Do you ever feel like you have to shave the hair on your legs more frequently in the summer than you do in the winter? If so, it’s not all in your imagination! Believe it or not, hair all over your body grows a bit faster in the summer than it does in the winter. In fact, while we’re on the topic of hair’s growth, you might be interested to know that hair also grows faster during the day than it does at night. How is this all this possible? Our hair has muscles!
It may seem crazy to think, but it’s true, your hair has muscles! As many of you already know, your skin is the largest organ of your body. Not only does it make a good canvas for all the makeup and beauty trends we test out, but it also works to protect your body’s complex system of bones, muscles, tissue, nerves, blood vesicles and more. What you may not have previously known is that both hair and nails are actually modified forms of skin. In fact, hair grows just about everywhere on the body with the exception of three areas – can you guess where hair doesn’t grow? If you guessed the palms of the hands, soles of the feet, and lips, then you’re correct.
Arrector Pili Muscle
The what?! You’re probably asking yourself. Remember how at the beginning of the article we told you that your hair has muscles? Well, being that there are about 320 different types of muscles in the human body, scientist figured it would be easier to identify them by giving each one a name – makes sense. Anyways, “arrector pili” is the name given to the muscles of the hair. Of course, your strands aren’t exactly weightlifting all day, but the arrector pili are getting quite the workout. The muscle isn’t on the part of the strand that you style, it’s actually attached to the root of the hair follicle under the skin. When the muscle contracts you’ll see goose bumps (this is why we never get goosebumps on the soles of our feet, palms of our hands, or lips – because there’s no hair there, remember!?).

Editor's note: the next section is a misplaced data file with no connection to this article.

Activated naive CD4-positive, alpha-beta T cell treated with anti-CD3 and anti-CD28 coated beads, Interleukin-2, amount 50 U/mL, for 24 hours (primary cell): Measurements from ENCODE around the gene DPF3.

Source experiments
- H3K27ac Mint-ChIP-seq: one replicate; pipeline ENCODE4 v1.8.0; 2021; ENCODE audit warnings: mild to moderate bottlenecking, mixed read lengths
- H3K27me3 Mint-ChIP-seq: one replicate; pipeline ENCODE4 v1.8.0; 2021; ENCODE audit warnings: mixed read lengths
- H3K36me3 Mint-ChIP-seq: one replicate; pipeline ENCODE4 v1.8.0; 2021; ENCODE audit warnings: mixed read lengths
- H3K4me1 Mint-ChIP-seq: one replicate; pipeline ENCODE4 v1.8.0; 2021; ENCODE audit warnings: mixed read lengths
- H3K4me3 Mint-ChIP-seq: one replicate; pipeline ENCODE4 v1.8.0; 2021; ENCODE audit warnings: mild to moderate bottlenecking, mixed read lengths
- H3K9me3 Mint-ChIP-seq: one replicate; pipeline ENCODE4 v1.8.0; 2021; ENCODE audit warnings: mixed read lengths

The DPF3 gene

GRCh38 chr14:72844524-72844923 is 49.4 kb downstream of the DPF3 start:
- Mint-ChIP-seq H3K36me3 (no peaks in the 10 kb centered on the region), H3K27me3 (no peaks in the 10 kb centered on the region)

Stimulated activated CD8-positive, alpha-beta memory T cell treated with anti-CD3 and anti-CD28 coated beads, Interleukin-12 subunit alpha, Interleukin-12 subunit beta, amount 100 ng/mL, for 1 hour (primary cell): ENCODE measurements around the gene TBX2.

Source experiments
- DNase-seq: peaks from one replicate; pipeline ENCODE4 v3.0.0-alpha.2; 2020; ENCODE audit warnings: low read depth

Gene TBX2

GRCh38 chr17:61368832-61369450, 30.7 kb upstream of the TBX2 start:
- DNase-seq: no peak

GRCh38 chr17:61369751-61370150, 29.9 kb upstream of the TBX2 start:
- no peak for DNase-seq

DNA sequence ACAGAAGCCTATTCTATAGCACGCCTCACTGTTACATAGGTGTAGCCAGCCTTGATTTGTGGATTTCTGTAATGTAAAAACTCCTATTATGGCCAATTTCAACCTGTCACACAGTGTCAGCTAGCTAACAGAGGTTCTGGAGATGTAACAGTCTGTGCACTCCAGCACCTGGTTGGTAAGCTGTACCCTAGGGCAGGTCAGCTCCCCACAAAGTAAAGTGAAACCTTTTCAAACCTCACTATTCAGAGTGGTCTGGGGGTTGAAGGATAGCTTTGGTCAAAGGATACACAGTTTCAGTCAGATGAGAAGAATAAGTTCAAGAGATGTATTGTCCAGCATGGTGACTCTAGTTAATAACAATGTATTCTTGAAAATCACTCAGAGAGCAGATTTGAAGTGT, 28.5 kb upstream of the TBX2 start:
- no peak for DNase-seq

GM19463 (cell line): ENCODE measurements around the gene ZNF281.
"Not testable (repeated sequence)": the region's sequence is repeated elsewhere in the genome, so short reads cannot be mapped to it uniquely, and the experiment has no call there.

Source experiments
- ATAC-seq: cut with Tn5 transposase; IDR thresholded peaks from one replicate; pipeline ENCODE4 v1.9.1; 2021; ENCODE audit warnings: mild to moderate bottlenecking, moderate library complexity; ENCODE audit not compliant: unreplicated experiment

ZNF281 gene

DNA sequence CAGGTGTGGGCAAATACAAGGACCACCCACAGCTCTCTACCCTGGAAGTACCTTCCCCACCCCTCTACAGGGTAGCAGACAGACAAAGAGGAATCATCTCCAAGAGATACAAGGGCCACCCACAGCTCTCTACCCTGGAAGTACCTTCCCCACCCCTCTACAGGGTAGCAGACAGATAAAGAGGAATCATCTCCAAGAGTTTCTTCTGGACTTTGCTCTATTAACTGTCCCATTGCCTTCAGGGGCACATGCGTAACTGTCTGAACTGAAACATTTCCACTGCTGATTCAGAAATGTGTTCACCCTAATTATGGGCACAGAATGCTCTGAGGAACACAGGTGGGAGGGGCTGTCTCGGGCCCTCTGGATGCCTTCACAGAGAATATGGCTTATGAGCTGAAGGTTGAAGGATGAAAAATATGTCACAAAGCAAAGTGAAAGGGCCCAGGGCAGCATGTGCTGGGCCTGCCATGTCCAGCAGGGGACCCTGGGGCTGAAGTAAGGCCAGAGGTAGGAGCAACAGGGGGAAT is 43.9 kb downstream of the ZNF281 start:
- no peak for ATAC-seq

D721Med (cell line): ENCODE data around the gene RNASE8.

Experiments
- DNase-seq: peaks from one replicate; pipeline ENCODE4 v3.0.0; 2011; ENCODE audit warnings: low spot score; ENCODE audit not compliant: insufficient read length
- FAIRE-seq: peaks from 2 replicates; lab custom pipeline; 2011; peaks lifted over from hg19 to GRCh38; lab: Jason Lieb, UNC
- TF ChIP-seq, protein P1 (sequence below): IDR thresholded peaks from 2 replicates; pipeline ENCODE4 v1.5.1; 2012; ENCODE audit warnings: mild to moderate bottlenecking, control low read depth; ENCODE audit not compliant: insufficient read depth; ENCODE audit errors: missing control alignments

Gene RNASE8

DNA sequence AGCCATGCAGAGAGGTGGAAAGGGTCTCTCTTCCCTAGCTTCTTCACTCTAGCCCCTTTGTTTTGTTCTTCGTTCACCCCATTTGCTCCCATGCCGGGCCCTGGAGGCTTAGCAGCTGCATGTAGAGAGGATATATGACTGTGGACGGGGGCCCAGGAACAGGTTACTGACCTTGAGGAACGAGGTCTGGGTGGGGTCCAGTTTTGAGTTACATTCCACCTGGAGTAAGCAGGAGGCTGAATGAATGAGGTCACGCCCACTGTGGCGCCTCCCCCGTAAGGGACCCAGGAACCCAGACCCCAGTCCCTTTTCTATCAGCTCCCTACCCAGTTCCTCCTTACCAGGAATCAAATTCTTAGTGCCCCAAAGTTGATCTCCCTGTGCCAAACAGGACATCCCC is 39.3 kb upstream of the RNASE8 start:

If you’re confused as to why the muscle contracts on its own to create goosebumps, that’s okay, we’re going to clear it all up for you right now. As explained above, the arrector pili are attached to the hair follicle, but it’s not just a single unit. Rather the muscle is made up of tons of smooth muscle fibers which create it follicular muscle unit. This unit branches out to attach itself to numerous hair follicles. Unlike your biceps and triceps which rely on the cerebrum to send a signal to the peripheral nervous system telling the muscles when to flex and relax, the arrector pili are controlled by the sympathetic branch of the autonomic nervous system. This means that the contraction of the muscle is involuntary, and it typically stimulated by external sensations (such as a cool breeze) and internal emotions (such as fear). When you experience a certain sensation or emotion, the sympathetic nervous system is being stimulated and causing the muscles to contract, thus giving you goosebumps.